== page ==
Today I have wise words for you from people who are specialists in words – Great Speech Writing, a website that helps people write amazing things for their loved ones’ wedding days.
So there is a downside to a marriage. Someone has to stand-up and give a wedding speech! And it’s no secret that public speaking brings on a whole raft of anxieties even when there isn’t a wedding to arrange.
We receive so many calls from couples asking where to start. Is there a template for a gay wedding speech? Who speaks and what do they say.
Fortunately, the answer could not be simpler. There are no rules. No obligations. No century-old traditions. We have crafted hundreds of wedding speeches and all that matters is that they are warm, relevant and sprinkled with love.
That’s isn’t quite as easy as it sounds, and it requires time, patience, and skill. While no two speeches are the same, and each begins with a blank page, every single one will follow these fundamental principles.
T – Thinking Time
Taking time to prepare is the first, indispensable step. Whether you’re the Best Man talking about a Groom or Bride talking about your new wife, write down memories and anecdotes you associate with them and see if a theme emerges. Whether it’s the love of a sports team, mishaps on nights out or how much one half of the couple has changed the other, a good theme grounds the speech and makes it relevant and personal. A good starting point is to ask yourself how you’d like the audience to describe your speech the morning after. In other words, think about what kind of speech you want to give. A moving one, a funny one, or something out-the-box? It’s up to you, and you’ll be in a far better position to realise your vision once you have one.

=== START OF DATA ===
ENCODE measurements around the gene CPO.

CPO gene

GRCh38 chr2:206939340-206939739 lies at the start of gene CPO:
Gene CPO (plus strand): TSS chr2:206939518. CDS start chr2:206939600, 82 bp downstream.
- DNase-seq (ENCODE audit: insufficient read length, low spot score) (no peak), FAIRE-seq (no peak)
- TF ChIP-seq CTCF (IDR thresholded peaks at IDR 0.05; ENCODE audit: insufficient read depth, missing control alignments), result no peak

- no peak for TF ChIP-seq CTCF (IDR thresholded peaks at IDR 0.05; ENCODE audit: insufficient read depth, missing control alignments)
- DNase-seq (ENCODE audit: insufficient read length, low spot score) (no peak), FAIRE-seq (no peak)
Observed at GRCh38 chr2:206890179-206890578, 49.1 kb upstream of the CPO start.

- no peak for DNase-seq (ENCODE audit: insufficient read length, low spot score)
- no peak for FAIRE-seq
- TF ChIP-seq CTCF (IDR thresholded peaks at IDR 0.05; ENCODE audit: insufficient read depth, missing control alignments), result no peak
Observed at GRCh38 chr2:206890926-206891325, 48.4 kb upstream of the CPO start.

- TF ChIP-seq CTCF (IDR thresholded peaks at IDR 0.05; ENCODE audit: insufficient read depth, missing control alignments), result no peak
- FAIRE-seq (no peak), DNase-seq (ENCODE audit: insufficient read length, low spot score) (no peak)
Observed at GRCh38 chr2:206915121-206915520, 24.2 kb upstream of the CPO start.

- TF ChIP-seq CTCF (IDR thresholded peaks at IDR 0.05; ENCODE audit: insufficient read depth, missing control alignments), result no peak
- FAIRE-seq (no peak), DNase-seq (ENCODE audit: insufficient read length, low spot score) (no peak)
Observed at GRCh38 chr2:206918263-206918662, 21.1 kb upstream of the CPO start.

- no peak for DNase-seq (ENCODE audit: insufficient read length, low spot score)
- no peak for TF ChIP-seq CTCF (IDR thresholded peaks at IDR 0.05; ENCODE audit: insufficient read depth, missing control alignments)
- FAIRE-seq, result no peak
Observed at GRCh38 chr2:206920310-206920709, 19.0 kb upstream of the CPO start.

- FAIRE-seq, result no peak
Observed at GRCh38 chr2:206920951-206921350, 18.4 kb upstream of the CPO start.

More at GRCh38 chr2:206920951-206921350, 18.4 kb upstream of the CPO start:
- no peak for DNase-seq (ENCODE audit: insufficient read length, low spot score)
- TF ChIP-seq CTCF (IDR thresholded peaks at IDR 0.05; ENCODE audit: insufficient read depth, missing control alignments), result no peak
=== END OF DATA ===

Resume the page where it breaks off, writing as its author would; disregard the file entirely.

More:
T – Three Rules
Every speech should be original, clear, and relevant. Steer clear of cliched one-liners you found on the Internet or you lose all claims to originality and the personal touch for the rest of the speech. Don’t overcomplicate things. Use short, punchy sentences of 5 to 10 words. These will be easier to deliver and will keep your audience engaged too.
T – Take Your Time
When the moment comes to share your speech with the congregation, take your time! The most accomplished public speakers speak surprisingly slowly; around 120 words per minute, give or take. It’s impossible to hang on every word if they’re coming out at great speed, so speak slowly, and practice the pause!
Aim for a speech somewhere between 1,000 and 1,500 words. Any longer and your guests may start checking the time!
Don’t panic about memorising the speech unnecessarily! A bit of a panic with a microphone in your hand can lead to your fluffing lines or repeating a section without realising. Unless you’re the next Dame Judi Dench you also risk sounding a bit flat or wooden because your focus will be remembering the words rather than focusing on the meaning behind what you’re saying. Read your speech, but know it well enough that you don’t have to depend on the page. Ideally you’ll be familiar enough with the content that you can glance down and know what you’re saying next.
Our Final Thoughts
Talk about what makes your partner special. Why you work so well together. Why you value them. Speak from the heart and you can’t go far wrong.
Best of luck and, more importantly, enjoy. It’s your opportunity to say some lovely things about your nearest and dearest (alongside some good-natured teasing!). You may never have a more open or receptive audience either. A truly unforgettable speech is there for the taking.
Lawrence Bernstein is the Founder, Director, and Senior Writer of Great Speech Writing based in London. Head to their website for more advice on speech writing and delivery or to enquire about having one of their top writers write your upcoming speech with you: www.greatspeechwriting.co.uk
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